Understanding HTTP vs HTTPS and Why You Should Switch
What's the difference between HTTP and HTTPS, and why does it matter which one your website uses?
As you frequent the internet, you’ve probably noticed a growing number of website addresses using HTTPS rather than HTTP. One letter of difference means a lot more than people realize, so let’s take a look at how HTTP is different than HTTPS and why you should ensure that your websites function with HTTPS.
What is HTTP?
HTTP stands for Hypertext Transfer Protocol. It was created to share information easily between servers and computers via the Internet.
At the foundation of the web, network admins needed a way to share the information put online. The straightforward method was called HyperText Transfer Protocol (HTTP). It allowed for communication across systems and most notably transferred data from web server to browser to view web pages.
It worked smoothly until e-commerce sites voiced concerns about security. HTTP data isn’t encrypted. Third-party groups can intercept the data passed between two systems, and that lack of protection weakens the trust between e-commerce sites and their markets.
In 2014, Google announced that HTTPS would become a ranking signal for its web crawlers. Why? Because according to the company, “we invest a lot in making sure that our services use industry-leading security, like strong HTTPS encryption by default. That means that people using Search, Gmail and Google Drive, for example, automatically have a secure connection to Google.”
In short, if you want your website to get in with Google’s RankBrain, you must play by the rules.
However, the announcement caused some hesitancy and skepticism for site owners who now had to pay a few extra bucks per year to make the switch. Those concerns still exist today – is it worth it to make the switch from HTTP to HTTPS, and will not switching over affect the rankings?
When Google first reconfigured their rankings to account for HTTP/HTTPS changes in 2014, the signal only affected less than 1 percent of global queries. As of this writing, however, the company is significantly cracking down on the existence of HTTP pages. Chrome now flags HTTP pages as “not secure” and notifies the website visitor of a lack of HTTP.
So what’s wrong with HTTP? In short, it’s too easy for someone to intercept valuable data as it travels from server to server.
Why add the S?
The S stands for “Secure” and in full, HTTPS means Hypertext Transfer Protocol Secure referring to the Secure Sockets Layer (SSL) used to encrypt data sent online. It scrambles the information into an encrypted message that gets unscrambled once it gets to its final destination (either a server or another computer). This encryption has become a necessity for any website that deals with sensitive information on a regular basis, especially businesses and public-sector websites like schools (link to Seminole County).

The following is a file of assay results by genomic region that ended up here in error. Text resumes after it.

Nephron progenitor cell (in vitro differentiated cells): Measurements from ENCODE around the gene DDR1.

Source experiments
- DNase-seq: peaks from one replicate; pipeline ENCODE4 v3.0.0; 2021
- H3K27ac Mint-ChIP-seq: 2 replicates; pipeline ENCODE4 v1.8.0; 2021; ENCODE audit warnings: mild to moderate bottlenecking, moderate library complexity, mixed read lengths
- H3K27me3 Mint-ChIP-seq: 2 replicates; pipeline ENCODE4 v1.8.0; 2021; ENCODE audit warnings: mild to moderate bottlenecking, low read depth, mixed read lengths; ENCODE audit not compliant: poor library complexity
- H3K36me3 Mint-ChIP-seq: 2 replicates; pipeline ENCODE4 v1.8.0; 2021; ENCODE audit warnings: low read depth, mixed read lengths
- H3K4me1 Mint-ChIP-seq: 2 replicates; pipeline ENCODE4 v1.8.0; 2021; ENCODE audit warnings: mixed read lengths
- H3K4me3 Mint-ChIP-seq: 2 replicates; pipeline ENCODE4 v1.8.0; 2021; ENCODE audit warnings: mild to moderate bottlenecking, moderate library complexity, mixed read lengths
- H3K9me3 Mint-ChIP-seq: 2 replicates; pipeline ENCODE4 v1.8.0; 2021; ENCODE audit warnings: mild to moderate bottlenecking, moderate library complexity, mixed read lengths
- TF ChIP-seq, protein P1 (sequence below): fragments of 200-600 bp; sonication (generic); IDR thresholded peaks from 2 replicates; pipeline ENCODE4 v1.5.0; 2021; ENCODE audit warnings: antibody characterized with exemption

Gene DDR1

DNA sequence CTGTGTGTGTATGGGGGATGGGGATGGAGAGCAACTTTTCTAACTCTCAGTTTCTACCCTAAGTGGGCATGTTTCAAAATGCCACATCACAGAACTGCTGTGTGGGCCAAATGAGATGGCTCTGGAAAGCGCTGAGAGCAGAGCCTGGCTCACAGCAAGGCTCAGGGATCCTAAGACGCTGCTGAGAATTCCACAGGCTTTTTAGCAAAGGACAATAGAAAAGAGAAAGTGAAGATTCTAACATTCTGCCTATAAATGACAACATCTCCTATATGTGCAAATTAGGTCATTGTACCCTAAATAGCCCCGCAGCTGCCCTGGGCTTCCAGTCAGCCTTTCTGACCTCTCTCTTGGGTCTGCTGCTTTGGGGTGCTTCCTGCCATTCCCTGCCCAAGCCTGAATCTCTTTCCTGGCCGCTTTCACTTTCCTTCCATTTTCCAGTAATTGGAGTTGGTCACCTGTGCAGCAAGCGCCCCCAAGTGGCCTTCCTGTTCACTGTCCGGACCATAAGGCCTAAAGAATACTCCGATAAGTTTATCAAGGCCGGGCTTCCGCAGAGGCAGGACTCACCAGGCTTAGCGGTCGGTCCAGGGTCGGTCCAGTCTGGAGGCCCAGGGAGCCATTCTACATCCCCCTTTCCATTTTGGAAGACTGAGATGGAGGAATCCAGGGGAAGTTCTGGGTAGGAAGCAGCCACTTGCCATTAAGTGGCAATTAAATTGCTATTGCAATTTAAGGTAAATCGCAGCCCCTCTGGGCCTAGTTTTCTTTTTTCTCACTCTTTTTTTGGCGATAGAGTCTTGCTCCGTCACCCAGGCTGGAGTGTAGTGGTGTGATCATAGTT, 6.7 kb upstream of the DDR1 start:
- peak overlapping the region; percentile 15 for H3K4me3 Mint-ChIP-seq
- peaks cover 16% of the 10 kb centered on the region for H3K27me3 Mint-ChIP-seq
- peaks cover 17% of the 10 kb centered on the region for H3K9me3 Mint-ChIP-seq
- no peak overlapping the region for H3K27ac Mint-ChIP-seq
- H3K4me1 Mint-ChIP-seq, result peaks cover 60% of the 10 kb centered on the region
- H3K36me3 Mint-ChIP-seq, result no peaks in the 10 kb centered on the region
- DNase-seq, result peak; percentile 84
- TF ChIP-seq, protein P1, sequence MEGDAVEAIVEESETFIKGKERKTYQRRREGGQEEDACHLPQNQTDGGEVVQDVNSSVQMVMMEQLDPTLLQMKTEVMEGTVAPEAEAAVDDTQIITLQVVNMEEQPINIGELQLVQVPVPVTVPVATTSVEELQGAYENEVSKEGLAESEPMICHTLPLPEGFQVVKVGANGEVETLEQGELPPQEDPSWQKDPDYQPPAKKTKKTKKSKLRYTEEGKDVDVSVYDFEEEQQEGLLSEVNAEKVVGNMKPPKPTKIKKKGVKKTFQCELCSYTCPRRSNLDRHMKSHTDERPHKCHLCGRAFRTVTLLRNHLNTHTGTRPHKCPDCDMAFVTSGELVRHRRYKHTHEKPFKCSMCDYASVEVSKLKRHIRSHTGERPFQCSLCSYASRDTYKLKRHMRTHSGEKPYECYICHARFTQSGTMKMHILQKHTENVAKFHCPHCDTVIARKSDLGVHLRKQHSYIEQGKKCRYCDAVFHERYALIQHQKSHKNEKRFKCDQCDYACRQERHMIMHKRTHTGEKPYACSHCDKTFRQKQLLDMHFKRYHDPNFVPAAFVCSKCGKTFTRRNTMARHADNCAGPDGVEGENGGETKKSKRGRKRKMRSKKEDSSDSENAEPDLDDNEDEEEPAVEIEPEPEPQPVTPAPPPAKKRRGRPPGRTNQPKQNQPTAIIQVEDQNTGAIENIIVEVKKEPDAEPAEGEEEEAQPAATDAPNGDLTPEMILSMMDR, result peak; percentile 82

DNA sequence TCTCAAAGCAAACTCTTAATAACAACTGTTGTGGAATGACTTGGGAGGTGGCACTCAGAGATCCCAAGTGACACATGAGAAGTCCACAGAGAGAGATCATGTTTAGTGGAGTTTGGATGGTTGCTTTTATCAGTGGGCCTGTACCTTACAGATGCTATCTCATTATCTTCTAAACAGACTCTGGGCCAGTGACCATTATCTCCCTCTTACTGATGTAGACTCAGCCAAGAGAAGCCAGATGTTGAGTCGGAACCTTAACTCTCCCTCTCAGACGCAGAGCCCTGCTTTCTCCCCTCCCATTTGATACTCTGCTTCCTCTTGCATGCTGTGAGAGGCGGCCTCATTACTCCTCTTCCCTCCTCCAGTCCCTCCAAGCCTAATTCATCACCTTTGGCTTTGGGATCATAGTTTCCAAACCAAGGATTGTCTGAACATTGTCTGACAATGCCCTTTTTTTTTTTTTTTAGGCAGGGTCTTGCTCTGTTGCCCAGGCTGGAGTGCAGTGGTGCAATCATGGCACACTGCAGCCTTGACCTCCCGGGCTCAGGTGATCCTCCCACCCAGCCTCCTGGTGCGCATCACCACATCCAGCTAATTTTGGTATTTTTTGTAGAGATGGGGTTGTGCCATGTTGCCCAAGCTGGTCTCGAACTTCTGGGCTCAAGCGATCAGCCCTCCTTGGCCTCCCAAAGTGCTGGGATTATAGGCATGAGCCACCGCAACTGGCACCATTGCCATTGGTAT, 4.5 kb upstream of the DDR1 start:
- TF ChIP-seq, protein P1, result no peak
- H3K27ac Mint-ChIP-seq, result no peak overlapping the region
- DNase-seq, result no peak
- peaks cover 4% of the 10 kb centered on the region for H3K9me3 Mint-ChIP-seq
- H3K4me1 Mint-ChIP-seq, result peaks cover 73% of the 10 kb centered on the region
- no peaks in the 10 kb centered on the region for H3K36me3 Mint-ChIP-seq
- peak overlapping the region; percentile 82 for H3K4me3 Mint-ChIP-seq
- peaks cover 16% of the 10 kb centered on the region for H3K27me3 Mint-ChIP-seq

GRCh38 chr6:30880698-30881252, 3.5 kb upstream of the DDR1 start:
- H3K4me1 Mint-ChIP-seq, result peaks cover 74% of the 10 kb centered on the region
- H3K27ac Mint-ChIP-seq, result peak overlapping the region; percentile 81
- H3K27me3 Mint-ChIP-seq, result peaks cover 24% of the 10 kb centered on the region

The key to making the switch is found in an SSL certificate. SSLs ensure encryption of information sent to and from your website.
There are two indicators to let you know that your website is encrypted with SSL:
- You can see the HTTPS prefix in the web address bar. (This one is the most common-sense way to tell if the site is secure)
- The web address bar shows a green lock. This is another visual representation of knowing that the website is secured with SSL.
Benefits of HTTPS
- Safer websites
HTTPS means your customers, clients, and visitors are protected. This is vital to any organization that ever gathers information from site visitors. If you’re an ecommerce store, having HTTPS is critical. Even if your website doesn’t accept payments (maybe you use PayPal), SSLs can still maintain a level of security and trust with sensitive password information that your customers submit.
- Sense of trust
People trust websites where they feel safe. That little green padlock on a URL bar instills a sense of confidence that their information is secure. Shoppers don’t need to know the nuances of an SSL or even that there’s a massive difference between HTTP and HTTPS, but that simple icon is enough to instill more trust.
- Improved SEO
As we mentioned earlier, Google weighs encryption by default. It’s far from the only factor used by Google, but it’s harder for websites to secure a high page rank without HTTPS.
- Simplified Integration
SSL affects your relationship with other websites beyond just Google. Third-party integrations like Facebook all require encryption. It makes sense; major companies want to ensure security and protect themselves from liability. Anyone wanting to use their services or work with them has to play by their rules and ensure a similar level of security with a SSL.
Easiest way to ensure HTTPS for your website
Solodev consolidates the SSL and takes care of it for clients. By running Solodev, you get all of the hosting advantages of the AWS Cloud including necessary SSL certificates. Thus, no need to worry when users need to integrate your entire stack to your website.